The incident rather put a damper of the show and I returned home rather forlornly.

lost-iphone

Happy days then when I got an email from staff at the venue saying that my phone had been found! While I was pleased, I was very confused by what had happened. Where had it gone? Had I done something stupid and simply looked in the wrong locker? As such, I decided I would keep it to myself and not tell anyone what happened. Apart from my colleagues. And my friends. And family. And this blog post.

After two weeks of some frustrating failed courier pickups later the phone was sent back to me safe and sound by regular post. 

What came of the experience is that for nearly three weeks I had to borrow a phone, kindly lent to me by a friend. It was a two-year old HTC One X. This was noteworthy as it would be the first time that I would be using an Android phone for any length of time since I reviewed the second Android phone ever released, in a previous job.

In those days Android and the iPhone were still light-years apart – can you believe that there was no multi-touch on Android, but these days it’s Android that’s ahead in terms of feature.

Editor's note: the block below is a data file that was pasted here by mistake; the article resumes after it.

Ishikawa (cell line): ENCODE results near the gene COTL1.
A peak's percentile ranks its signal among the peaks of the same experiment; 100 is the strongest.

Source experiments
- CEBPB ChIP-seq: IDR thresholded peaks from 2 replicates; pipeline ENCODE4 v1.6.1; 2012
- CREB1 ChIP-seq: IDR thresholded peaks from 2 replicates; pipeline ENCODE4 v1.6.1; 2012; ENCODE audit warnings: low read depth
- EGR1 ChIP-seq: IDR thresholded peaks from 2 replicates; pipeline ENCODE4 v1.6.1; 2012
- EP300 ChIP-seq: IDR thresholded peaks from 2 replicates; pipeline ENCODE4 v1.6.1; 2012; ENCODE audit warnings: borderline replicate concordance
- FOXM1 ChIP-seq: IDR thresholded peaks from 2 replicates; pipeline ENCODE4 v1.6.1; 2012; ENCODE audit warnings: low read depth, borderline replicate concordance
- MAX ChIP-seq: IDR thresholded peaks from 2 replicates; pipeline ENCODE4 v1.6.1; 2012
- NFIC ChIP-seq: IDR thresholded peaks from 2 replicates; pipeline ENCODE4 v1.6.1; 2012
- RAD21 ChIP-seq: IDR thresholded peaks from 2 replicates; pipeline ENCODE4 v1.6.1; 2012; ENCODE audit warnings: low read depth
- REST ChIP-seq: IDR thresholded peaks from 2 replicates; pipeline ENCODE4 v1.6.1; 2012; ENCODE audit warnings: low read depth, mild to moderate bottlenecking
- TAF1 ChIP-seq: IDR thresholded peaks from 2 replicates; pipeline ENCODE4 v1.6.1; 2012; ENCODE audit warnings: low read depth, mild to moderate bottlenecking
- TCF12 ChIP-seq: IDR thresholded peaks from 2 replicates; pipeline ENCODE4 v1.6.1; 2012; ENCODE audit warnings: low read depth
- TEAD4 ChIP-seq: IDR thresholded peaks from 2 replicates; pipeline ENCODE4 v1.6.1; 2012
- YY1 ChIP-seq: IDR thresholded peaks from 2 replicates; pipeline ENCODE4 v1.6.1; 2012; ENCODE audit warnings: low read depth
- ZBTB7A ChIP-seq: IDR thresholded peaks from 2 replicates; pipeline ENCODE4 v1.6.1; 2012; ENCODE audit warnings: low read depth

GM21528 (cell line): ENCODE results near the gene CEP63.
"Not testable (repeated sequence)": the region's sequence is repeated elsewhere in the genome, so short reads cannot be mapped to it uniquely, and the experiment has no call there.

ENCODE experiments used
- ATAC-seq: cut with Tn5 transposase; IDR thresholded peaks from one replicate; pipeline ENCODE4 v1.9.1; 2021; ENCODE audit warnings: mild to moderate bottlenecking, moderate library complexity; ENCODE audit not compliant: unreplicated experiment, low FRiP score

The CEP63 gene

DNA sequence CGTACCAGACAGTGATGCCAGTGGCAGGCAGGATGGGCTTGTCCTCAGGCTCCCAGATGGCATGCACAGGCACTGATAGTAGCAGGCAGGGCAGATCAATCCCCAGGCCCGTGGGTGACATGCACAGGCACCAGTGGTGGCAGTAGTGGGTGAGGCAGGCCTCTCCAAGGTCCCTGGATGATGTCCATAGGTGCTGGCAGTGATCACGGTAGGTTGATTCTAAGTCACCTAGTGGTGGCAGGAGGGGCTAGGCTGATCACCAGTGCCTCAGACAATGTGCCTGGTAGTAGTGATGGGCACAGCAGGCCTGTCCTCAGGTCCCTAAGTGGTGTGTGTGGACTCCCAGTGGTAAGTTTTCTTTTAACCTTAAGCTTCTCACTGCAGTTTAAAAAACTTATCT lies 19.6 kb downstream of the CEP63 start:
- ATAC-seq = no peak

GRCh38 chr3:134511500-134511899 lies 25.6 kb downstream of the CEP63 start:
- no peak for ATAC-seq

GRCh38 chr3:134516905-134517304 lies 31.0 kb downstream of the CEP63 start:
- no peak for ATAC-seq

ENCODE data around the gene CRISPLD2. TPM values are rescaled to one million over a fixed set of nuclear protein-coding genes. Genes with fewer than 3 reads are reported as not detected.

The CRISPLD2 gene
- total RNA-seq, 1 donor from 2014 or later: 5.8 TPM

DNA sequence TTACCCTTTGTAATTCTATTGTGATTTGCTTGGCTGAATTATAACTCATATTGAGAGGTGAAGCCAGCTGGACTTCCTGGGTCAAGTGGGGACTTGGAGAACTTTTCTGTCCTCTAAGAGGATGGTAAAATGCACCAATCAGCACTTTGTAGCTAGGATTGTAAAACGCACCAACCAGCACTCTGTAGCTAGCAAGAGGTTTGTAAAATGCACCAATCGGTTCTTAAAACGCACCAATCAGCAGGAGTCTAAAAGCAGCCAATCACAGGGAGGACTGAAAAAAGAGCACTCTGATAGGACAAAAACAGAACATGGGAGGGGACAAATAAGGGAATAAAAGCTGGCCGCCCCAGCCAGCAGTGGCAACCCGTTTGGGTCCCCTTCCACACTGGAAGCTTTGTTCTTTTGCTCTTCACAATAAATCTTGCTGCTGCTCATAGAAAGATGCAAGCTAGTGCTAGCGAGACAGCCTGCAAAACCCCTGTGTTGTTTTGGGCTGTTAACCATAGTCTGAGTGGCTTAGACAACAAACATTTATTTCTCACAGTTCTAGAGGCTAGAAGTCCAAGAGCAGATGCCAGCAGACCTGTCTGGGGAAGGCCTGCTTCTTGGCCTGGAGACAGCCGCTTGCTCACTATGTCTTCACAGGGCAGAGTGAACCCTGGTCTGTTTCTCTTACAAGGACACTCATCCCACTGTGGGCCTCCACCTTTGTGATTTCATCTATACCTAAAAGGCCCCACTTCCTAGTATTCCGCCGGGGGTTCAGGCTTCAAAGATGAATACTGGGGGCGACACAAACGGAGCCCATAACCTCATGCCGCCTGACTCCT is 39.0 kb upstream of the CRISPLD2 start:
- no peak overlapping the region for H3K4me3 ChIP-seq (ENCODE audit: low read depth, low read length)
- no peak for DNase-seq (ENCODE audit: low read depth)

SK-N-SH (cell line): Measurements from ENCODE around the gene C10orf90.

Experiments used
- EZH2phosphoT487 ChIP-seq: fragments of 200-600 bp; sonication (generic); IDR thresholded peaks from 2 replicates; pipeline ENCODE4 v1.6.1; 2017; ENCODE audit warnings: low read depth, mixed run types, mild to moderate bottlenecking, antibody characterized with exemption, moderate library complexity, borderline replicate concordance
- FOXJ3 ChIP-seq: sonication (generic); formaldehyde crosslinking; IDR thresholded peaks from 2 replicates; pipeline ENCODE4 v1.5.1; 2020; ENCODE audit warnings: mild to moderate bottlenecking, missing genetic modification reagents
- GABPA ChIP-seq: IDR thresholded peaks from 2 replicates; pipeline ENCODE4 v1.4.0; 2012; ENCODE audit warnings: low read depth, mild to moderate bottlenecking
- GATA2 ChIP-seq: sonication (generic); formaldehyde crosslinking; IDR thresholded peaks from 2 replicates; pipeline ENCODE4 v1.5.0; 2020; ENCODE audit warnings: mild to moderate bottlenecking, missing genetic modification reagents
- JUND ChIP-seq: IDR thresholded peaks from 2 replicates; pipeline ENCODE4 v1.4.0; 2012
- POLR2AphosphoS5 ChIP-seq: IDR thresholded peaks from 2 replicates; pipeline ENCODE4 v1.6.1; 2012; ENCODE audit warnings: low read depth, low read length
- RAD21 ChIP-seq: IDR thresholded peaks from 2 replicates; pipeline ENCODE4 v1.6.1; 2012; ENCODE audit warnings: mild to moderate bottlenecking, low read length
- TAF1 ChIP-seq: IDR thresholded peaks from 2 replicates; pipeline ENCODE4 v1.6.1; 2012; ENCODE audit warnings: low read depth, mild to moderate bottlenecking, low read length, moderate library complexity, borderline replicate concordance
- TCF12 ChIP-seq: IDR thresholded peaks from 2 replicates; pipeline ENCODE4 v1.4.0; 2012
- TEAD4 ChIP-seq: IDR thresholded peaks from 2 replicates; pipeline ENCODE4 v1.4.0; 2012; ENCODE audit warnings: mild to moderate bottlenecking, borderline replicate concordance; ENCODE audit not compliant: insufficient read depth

Initial impressions using the phone were good. Compared to last time I used it there’s an Android app for nearly everything – though my favourite iOS Podcast app Downcast isn’t there and the interface for BeyondPod, the Android equivalent had me scratching my head somewhat.

But widgets! That’s a feature that I really enjoyed that isn’t present in iOS. You can place a small version of your app on the phone ‘desktop’ – so you can, for example, play or pause a podcast with one tap, or see live train timetable information, without having to launch the app, and then search within in it. It’s great.

However, once past the widgets the experience soon palled. The phone felt very plastickly, apps were slow to respond, while the touch screen seem oversensitive.

Age-of-mobile_2539099b